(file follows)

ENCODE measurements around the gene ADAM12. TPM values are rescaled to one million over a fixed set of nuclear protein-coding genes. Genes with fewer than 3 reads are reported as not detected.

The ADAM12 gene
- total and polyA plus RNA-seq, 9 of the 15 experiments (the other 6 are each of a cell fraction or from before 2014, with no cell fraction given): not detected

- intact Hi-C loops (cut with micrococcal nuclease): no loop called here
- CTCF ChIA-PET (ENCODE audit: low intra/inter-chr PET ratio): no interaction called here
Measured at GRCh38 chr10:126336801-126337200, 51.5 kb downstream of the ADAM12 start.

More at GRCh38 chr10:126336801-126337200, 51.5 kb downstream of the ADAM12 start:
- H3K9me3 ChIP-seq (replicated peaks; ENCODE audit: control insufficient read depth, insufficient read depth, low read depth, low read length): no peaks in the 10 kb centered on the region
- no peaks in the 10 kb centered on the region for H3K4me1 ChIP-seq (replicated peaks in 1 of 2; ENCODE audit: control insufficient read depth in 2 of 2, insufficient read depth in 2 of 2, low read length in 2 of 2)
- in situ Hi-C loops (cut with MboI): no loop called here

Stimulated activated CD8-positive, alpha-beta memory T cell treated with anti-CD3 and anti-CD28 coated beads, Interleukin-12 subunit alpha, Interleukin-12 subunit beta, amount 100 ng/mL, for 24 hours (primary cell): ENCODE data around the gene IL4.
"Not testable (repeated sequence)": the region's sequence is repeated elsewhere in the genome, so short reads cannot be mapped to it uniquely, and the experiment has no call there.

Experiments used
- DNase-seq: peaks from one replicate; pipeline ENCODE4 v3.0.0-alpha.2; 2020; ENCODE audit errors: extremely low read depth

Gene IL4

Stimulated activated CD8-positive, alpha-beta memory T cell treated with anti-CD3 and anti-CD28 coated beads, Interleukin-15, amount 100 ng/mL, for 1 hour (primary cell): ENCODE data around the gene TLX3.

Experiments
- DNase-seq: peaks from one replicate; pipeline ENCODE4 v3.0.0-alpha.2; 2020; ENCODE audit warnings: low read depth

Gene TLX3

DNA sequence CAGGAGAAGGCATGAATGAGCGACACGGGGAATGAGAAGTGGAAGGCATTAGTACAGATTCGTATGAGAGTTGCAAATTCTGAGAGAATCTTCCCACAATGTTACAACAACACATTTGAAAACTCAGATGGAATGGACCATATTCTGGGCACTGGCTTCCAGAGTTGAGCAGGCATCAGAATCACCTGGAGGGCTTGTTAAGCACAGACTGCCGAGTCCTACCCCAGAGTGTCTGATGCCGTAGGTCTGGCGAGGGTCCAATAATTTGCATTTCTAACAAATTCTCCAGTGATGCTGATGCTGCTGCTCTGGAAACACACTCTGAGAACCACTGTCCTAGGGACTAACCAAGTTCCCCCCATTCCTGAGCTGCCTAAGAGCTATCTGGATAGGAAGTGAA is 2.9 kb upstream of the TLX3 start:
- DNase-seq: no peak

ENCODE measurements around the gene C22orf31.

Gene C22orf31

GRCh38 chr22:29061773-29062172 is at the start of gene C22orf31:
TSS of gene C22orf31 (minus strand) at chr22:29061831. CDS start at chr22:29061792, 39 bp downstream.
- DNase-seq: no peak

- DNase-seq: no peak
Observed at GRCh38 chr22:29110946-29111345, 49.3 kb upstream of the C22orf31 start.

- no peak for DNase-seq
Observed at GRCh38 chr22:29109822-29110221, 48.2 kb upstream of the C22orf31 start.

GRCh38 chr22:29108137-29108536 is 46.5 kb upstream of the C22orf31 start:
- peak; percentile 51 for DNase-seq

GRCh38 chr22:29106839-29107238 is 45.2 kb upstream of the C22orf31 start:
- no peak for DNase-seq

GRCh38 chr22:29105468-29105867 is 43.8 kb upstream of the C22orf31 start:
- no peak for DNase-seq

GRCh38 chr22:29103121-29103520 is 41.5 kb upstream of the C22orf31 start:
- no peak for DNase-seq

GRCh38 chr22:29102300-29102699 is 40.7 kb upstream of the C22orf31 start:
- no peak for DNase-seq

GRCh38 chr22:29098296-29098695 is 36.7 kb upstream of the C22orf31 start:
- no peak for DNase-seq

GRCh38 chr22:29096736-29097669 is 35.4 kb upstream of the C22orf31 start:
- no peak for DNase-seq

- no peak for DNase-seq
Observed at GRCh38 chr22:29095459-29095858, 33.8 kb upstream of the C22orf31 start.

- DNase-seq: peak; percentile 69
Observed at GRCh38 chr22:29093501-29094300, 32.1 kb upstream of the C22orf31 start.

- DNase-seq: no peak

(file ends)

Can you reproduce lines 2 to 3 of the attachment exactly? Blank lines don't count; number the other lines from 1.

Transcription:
The ADAM12 gene
- total and polyA plus RNA-seq, 9 of the 15 experiments (the other 6 are each of a cell fraction or from before 2014, with no cell fraction given): not detected